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Black Bog Neath Port Talbot Peatbog (c) Joey Pickard


Fens, bogs, springs and seepages

The State of Nature in Wetland in Neath Port Talbot

Lowland fen habitats in NPT support diverse communities of plants and animals and are generally well connected to other lowland wetland systems. However, their condition is poor in places with evidence of eutrophication and pollution and also problems with successional scrub encroachment and invasive non-native species, e.g. Rhododendron on Pant y Sais Fen and Sea Buckthorn in the marsh and fen habitats near Kenfig Marshalling Yards. Some upland wetland systems such as Gors Llwyn are in reasonable condition but the loss of other upland wetland habitats through neglect, afforestation, development and agricultural improvements has compromised their connectivity. Overall, wetland habitats in NPT are small, fragmented and not well connected.


In view all this, the resilience of wetlands as a whole in NPT is viewed as significantly less than good and, consequently, their state of nature has been assessed as poor.


NPT is fortunate to have a number of important wetland sites which added together support a fifth of the county’s priority species. Specific habitats in this category include fen, swamp, and ombrotrophic mires (bogs).


Fen habitats dominated by reeds and other tall graminoids are well represented in NPT with Crymlyn Bog (east of the Glan y Wern Canal) and Pant y Sais Fen being preeminent examples. Slender Cottongrass, a nationally rare Red Data Book species, is found at both sites along with a long list of other notables like Greater Spearwort, Least Bur-reed, Lesser Bulrush, Mares-tail, Marsh Cinquefoil, Mash Fern, Marsh Lousewort, Royal Fern, Saw-sedge and Yellow Loosestrife. Smaller areas of fen-like habitat occur in many places between Jersey Marine and Aberdulais which are connected by the Tennant Canal and large patches of Reed-dominated marshland also occur on and near the grazing marsh between Neath and Tonna and on Margam Moors. An interesting fragment of coastal fenland occurs in the vicinity of Kenfig Marshalling Yards, near Morfa. Cyperus Sedge, Round-headed Club-rush, Saw-sedge and Tubular Water-dropwort are found here, the latter at one of its few sites in South Wales. All these habitats are important for marshland birds such as Cetti’s Warbler, Grasshopper Warbler, Marsh Harrier, Reed Bunting, Reed Warbler, Sedge Warbler and Water Rail as well as reptiles such as Grass Snake and Common Lizard. Insects are well represented too and particularly damselflies (e.g. Variable Damselfly) and dragonflies (e.g. Hairy Dragonfly). The population of Fen Raft Spider on the Tennant Canal between Crymlyn Bog, Pant y Sais and Red Jacket clearly benefits from the connectivity between fen and aquatic habitats here.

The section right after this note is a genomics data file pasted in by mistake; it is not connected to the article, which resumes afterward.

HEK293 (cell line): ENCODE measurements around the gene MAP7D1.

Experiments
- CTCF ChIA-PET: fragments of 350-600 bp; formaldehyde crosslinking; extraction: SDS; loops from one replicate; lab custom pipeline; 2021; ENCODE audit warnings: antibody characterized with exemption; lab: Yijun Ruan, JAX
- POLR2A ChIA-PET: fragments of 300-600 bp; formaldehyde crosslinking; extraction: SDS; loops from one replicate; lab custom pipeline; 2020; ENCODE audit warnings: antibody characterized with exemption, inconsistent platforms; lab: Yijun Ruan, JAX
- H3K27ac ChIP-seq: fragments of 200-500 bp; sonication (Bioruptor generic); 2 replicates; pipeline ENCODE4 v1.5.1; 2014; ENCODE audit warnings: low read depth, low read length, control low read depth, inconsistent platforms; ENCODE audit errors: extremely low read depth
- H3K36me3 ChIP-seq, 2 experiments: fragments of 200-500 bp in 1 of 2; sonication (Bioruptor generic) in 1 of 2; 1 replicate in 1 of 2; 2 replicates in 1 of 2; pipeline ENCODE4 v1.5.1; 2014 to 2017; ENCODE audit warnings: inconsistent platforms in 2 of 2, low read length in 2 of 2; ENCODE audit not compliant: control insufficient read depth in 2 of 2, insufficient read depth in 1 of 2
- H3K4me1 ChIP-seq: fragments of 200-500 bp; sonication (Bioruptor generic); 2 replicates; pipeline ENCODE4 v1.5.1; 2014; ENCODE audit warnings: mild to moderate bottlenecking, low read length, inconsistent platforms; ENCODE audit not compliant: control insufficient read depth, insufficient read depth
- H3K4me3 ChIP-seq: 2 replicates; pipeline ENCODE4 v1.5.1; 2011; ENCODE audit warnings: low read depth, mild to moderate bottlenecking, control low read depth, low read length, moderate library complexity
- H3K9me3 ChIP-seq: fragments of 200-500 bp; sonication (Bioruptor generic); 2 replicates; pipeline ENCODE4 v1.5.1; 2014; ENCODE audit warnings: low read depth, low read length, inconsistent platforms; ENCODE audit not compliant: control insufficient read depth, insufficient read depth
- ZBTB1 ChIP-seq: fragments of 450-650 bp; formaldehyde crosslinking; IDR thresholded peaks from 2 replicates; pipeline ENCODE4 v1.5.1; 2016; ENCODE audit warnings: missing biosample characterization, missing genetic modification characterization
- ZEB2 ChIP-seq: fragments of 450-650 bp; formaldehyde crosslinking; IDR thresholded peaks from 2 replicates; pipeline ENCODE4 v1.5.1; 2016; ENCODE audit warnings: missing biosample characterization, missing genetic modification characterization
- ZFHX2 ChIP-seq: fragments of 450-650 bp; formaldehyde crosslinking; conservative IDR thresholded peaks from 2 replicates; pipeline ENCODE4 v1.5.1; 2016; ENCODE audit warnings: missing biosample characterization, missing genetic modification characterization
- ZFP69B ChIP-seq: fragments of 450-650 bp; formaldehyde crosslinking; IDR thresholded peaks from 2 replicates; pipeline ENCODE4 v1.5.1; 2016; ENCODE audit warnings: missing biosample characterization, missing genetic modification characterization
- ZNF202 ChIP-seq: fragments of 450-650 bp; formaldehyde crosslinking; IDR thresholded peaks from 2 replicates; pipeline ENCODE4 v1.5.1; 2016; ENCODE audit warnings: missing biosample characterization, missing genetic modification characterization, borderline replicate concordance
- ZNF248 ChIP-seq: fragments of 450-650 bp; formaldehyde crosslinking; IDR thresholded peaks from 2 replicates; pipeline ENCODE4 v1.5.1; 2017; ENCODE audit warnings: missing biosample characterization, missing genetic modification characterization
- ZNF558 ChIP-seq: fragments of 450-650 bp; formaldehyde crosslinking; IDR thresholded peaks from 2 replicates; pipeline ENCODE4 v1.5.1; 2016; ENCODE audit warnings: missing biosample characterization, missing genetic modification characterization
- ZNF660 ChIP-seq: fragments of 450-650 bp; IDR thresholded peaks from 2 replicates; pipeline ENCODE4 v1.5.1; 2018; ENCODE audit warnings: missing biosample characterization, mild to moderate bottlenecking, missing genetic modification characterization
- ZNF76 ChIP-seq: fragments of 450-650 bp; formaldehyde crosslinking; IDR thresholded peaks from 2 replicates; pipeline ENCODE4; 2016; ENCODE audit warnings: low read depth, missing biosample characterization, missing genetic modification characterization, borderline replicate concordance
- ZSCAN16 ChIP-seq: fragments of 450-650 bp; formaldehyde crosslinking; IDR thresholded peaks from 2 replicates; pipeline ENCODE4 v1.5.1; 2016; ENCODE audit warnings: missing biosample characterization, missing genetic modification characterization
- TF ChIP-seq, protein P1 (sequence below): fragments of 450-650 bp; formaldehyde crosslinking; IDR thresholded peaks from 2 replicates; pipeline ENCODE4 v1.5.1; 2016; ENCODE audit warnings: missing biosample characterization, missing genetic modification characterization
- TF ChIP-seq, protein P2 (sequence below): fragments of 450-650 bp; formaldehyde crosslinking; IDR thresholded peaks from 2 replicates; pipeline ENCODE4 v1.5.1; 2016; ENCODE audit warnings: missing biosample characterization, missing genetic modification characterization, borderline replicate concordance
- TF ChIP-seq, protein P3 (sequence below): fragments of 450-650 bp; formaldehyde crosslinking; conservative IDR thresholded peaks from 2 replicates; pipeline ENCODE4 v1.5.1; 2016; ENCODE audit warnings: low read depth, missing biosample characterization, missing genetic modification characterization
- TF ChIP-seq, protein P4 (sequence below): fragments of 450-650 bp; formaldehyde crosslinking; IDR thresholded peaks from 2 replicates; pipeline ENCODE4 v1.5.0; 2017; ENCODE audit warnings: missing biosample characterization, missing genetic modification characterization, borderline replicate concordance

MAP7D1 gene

Large areas of ombrotrophic mire are uncommon in NPT, but parts of Gors Llwyn near Onllwyn have a raised bog structure. Tufted Sedge and Greater Tussock-sedge are conspicuous on this site, which also contains Marsh Lousewort, Marsh St John’s-wort and an interesting inland population of Marsh Helleborine. Swampy tall herb fen areas here and in ecologically connected habitats nearby have huge populations of Bogbean with Bottle-sedge, Water Horsetail and Yellow Loosestrife. Decades ago, in post-war years, Globe Flower also occurred on Gors Llwyn but it has not been seen in recent times. The lowland raised bog at Fforest Goch near Rhos is also notable for the range of wetland communities it contains, which includes a population of Bog Notchwort, a liverwort that is rare in South Wales. Smaller areas of flushed boggy ground are widespread in the moorland landscapes of the upper Dulais Valley and in the Gwrhyd area between Cwmllynfell and Rhyd-y-Fro where Greater Tussock-sedge, Many-stalked Spikerush, Marsh St John’s-wort and White Sedge are found.


During the last 70 years, extensive areas of upland habitat on deep peat in NPT have been ploughed, drained and planted with conifers. This has contributed to substantial losses of wetland habitat in the county, which now only represent 1% of the county's land area. However, some fragments of wetland habitat survive within plantations and projects aimed at recovering other lost peatlands are in progress.

Wetland Habitats Neath Port Talbot (c) NPT LNP / NPTC
Black Bog peatland NPT (c) Joey Pickard

Actions for the recovery of
Wetland habitats in NPT